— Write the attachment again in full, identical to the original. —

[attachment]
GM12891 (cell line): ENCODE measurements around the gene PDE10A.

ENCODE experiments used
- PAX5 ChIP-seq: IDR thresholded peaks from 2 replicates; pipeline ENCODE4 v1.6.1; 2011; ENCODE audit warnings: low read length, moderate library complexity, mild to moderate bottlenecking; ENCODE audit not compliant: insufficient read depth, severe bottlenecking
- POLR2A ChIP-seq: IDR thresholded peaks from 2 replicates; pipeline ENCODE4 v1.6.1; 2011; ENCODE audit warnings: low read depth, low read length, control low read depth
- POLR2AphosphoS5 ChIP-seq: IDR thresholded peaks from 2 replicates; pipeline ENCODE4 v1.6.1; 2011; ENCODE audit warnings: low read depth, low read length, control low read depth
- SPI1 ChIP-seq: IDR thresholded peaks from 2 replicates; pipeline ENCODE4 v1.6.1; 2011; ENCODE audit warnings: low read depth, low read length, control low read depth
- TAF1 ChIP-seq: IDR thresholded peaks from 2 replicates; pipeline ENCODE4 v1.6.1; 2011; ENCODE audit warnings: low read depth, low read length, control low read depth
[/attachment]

GM12891 (cell line): ENCODE measurements around the gene PDE10A.

ENCODE experiments used
- PAX5 ChIP-seq: IDR thresholded peaks from 2 replicates; pipeline ENCODE4 v1.6.1; 2011; ENCODE audit warnings: low read length, moderate library complexity, mild to moderate bottlenecking; ENCODE audit not compliant: insufficient read depth, severe bottlenecking
- POLR2A ChIP-seq: IDR thresholded peaks from 2 replicates; pipeline ENCODE4 v1.6.1; 2011; ENCODE audit warnings: low read depth, low read length, control low read depth
- POLR2AphosphoS5 ChIP-seq: IDR thresholded peaks from 2 replicates; pipeline ENCODE4 v1.6.1; 2011; ENCODE audit warnings: low read depth, low read length, control low read depth
- SPI1 ChIP-seq: IDR thresholded peaks from 2 replicates; pipeline ENCODE4 v1.6.1; 2011; ENCODE audit warnings: low read depth, low read length, control low read depth
- TAF1 ChIP-seq: IDR thresholded peaks from 2 replicates; pipeline ENCODE4 v1.6.1; 2011; ENCODE audit warnings: low read depth, low read length, control low read depth